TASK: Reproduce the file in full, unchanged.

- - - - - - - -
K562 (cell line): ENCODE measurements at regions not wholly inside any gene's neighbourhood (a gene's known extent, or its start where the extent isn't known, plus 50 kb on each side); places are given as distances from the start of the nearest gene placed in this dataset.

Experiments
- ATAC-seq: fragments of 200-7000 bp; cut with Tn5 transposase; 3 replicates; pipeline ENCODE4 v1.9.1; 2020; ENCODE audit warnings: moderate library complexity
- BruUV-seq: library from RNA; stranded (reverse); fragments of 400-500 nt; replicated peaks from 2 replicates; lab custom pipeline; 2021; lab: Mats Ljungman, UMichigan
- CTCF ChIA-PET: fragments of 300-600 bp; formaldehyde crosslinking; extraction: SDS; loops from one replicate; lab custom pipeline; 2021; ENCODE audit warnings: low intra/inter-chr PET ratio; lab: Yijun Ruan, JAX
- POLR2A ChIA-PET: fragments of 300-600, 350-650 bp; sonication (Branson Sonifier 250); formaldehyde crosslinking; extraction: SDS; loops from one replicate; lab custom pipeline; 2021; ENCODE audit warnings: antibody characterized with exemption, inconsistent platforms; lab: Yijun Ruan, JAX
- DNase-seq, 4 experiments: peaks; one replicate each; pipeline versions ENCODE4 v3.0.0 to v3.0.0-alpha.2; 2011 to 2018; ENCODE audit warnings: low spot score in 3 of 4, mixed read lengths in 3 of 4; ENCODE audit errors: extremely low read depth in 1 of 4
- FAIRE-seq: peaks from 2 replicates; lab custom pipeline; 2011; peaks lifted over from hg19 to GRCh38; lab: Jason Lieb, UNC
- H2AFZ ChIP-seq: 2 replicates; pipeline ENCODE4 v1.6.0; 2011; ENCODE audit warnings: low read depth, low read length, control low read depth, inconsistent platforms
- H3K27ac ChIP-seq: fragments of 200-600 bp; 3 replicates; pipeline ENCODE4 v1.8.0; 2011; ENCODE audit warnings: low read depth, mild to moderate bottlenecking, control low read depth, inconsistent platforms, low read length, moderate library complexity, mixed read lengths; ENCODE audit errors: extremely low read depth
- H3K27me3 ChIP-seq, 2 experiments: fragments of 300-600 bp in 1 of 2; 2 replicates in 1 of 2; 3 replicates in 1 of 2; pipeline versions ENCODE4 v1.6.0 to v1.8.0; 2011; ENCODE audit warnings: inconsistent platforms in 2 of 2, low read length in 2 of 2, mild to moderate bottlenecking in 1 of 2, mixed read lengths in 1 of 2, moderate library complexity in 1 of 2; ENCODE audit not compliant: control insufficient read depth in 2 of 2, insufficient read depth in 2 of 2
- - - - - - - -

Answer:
K562 (cell line): ENCODE measurements at regions not wholly inside any gene's neighbourhood (a gene's known extent, or its start where the extent isn't known, plus 50 kb on each side); places are given as distances from the start of the nearest gene placed in this dataset.

Experiments
- ATAC-seq: fragments of 200-7000 bp; cut with Tn5 transposase; 3 replicates; pipeline ENCODE4 v1.9.1; 2020; ENCODE audit warnings: moderate library complexity
- BruUV-seq: library from RNA; stranded (reverse); fragments of 400-500 nt; replicated peaks from 2 replicates; lab custom pipeline; 2021; lab: Mats Ljungman, UMichigan
- CTCF ChIA-PET: fragments of 300-600 bp; formaldehyde crosslinking; extraction: SDS; loops from one replicate; lab custom pipeline; 2021; ENCODE audit warnings: low intra/inter-chr PET ratio; lab: Yijun Ruan, JAX
- POLR2A ChIA-PET: fragments of 300-600, 350-650 bp; sonication (Branson Sonifier 250); formaldehyde crosslinking; extraction: SDS; loops from one replicate; lab custom pipeline; 2021; ENCODE audit warnings: antibody characterized with exemption, inconsistent platforms; lab: Yijun Ruan, JAX
- DNase-seq, 4 experiments: peaks; one replicate each; pipeline versions ENCODE4 v3.0.0 to v3.0.0-alpha.2; 2011 to 2018; ENCODE audit warnings: low spot score in 3 of 4, mixed read lengths in 3 of 4; ENCODE audit errors: extremely low read depth in 1 of 4
- FAIRE-seq: peaks from 2 replicates; lab custom pipeline; 2011; peaks lifted over from hg19 to GRCh38; lab: Jason Lieb, UNC
- H2AFZ ChIP-seq: 2 replicates; pipeline ENCODE4 v1.6.0; 2011; ENCODE audit warnings: low read depth, low read length, control low read depth, inconsistent platforms
- H3K27ac ChIP-seq: fragments of 200-600 bp; 3 replicates; pipeline ENCODE4 v1.8.0; 2011; ENCODE audit warnings: low read depth, mild to moderate bottlenecking, control low read depth, inconsistent platforms, low read length, moderate library complexity, mixed read lengths; ENCODE audit errors: extremely low read depth
- H3K27me3 ChIP-seq, 2 experiments: fragments of 300-600 bp in 1 of 2; 2 replicates in 1 of 2; 3 replicates in 1 of 2; pipeline versions ENCODE4 v1.6.0 to v1.8.0; 2011; ENCODE audit warnings: inconsistent platforms in 2 of 2, low read length in 2 of 2, mild to moderate bottlenecking in 1 of 2, mixed read lengths in 1 of 2, moderate library complexity in 1 of 2; ENCODE audit not compliant: control insufficient read depth in 2 of 2, insufficient read depth in 2 of 2